Creating an ecological home
My journey with Ecosophy began a couple of years ago when I was thinking of making a career change into interior design. I've always loved decoration, but after learning about the environmental impact of the materials used in home decor, I became uncomfortable with the idea of pursuing a career in this area. I didn't want to become a designer who created beautiful homes using products that created ugliness elsewhere.
After taking some design courses and researching the market, I quickly realised that there were very few resources available to designers who wanted to use sustainable materials. This got me thinking about the possibility of setting up a homeware brand to fill this gap.
I wanted this brand to not only sell sustainable products, but also to promote new ways of thinking about the home. I wanted to move away from the traditional image of the home as a place of retreat and withdrawal – a place where we escape the world, and to promote it instead as a place of reconnection and renewal, where we can embrace the world in a healthy and positive way. In doing so, I wanted to challenge the idea that a sustainable lifestyle is one that is simple and rooted in place. I know these are important elements of sustainability and they conjure up an image that is very appealing to me, but they also imply a withdrawal from the world and its complexities, something which, in this age of climate change, we cannot afford.
My inspiration came from my background in anthropology and my study of decorative traditions around the world. In the UK, decoration has traditionally been seen as a form of adornment - something we do to make our homes more beautiful. In many cultures, however, decoration has a spiritual significance and is used to express relationships to the wider society and cosmos. Cross-culturally, clothing, skin and spatial thresholds, such as the doorway to a house, are some of the most common areas that people decorate. All of these are spaces where the individual meets the outer environment, and in many societies, these spaces are considered to be spiritually potent. Decoration, in these cases, is seen as a tool of magical power and is utilised not so much to make a space pretty, but to harness its spiritual energy and establish connections between different realms.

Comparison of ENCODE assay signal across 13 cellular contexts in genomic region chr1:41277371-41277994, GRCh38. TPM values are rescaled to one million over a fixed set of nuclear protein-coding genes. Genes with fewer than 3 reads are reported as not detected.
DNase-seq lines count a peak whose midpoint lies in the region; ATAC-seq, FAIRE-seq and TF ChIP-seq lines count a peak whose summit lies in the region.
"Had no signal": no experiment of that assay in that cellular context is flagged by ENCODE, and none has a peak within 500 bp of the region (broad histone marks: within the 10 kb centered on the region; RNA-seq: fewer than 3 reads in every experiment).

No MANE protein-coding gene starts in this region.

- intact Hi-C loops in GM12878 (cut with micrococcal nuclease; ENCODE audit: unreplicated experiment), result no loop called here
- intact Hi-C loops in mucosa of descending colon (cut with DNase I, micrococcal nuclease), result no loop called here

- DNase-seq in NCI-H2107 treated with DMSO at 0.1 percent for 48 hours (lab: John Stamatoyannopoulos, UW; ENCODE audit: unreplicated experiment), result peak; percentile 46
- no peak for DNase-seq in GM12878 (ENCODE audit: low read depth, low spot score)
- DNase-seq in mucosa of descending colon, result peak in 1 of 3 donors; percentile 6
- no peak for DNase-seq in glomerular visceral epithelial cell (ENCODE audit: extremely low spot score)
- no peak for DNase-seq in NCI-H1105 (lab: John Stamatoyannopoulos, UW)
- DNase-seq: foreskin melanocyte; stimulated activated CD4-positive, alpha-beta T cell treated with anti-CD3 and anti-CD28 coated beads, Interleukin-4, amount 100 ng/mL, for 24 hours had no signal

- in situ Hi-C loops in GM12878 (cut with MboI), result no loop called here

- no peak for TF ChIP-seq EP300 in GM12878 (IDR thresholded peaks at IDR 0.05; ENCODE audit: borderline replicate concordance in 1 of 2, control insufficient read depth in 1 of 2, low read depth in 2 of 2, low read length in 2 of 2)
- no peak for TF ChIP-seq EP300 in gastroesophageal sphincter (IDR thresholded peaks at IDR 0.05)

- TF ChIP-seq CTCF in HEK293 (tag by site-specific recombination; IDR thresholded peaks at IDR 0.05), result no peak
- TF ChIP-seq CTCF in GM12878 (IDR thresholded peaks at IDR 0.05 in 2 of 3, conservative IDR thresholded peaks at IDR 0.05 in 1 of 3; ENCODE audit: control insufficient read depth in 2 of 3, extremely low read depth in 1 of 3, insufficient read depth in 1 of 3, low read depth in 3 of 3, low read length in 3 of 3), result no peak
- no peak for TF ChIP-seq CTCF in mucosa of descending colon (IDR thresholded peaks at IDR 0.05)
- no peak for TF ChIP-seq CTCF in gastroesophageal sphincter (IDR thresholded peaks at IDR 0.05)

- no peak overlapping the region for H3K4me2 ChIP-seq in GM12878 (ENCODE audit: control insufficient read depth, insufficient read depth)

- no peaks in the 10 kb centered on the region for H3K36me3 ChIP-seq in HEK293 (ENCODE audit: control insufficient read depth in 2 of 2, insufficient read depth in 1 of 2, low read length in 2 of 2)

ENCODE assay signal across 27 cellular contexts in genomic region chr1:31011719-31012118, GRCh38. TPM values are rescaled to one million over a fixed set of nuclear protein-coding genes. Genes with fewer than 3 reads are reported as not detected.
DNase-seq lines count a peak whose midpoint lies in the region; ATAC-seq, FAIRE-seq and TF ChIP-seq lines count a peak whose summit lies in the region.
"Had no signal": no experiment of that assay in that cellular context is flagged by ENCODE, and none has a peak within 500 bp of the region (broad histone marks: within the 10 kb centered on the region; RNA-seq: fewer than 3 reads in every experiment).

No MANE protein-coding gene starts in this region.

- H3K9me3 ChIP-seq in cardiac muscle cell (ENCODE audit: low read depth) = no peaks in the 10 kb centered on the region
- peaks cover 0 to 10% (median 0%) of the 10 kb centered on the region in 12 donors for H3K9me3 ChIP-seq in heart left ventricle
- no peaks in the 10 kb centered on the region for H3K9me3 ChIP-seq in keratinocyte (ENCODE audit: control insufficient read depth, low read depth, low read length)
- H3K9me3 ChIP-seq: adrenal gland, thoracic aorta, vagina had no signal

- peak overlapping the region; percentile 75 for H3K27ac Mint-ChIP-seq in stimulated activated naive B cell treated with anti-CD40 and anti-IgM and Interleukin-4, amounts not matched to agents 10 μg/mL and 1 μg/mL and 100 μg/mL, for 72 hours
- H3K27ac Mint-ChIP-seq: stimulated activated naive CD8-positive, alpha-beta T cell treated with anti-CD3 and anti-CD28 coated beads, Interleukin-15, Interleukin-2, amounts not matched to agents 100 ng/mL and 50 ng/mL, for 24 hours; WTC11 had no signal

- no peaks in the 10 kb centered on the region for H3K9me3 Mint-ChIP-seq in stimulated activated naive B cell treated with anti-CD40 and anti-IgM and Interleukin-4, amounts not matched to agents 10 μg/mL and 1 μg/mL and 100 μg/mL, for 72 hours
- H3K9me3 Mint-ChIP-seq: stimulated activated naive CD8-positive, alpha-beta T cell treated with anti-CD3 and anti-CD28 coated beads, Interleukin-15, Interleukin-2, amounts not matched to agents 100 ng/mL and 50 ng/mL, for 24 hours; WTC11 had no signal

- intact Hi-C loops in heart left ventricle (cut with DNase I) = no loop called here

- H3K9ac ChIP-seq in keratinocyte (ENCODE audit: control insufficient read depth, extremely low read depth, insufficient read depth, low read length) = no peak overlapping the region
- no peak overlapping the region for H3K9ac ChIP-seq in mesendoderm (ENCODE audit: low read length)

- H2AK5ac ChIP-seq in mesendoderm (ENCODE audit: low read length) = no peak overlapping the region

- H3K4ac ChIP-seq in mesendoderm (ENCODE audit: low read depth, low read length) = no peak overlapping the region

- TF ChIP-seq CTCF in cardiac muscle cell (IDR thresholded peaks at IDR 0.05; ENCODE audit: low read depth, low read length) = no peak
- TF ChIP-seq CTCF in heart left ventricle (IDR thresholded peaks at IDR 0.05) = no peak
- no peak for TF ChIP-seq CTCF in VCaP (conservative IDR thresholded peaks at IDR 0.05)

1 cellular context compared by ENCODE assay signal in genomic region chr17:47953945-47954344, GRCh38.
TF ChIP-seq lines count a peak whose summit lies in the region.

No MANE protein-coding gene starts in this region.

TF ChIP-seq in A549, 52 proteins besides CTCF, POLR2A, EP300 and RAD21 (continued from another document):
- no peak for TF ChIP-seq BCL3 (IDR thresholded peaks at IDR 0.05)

From an ecological perspective, the use of decoration to symbolise connections makes a lot of sense. Ecology is the branch of biology that studies the relationships among organisms and their environment. From an ecological perspective, everything in life is connected - we are all part of webs of relationships that span the micro level, e.g. cells, to the planetary level, e.g. biospheres. From this perspective, living sustainably is less about localism and more about recognising the ways in which we are connected to the wider world, and then harnessing those connections - be they local or global - wisely.
The complex nature of our society means that living with ecological awareness is a difficult challenge. My aim with Ecosophy is to help people develop that awareness through decoration and to show that by choosing products for our homes that have been produced sustainably and ethically, we can turn our homes into places not of withdrawal, but of renewal – for ourselves and our world.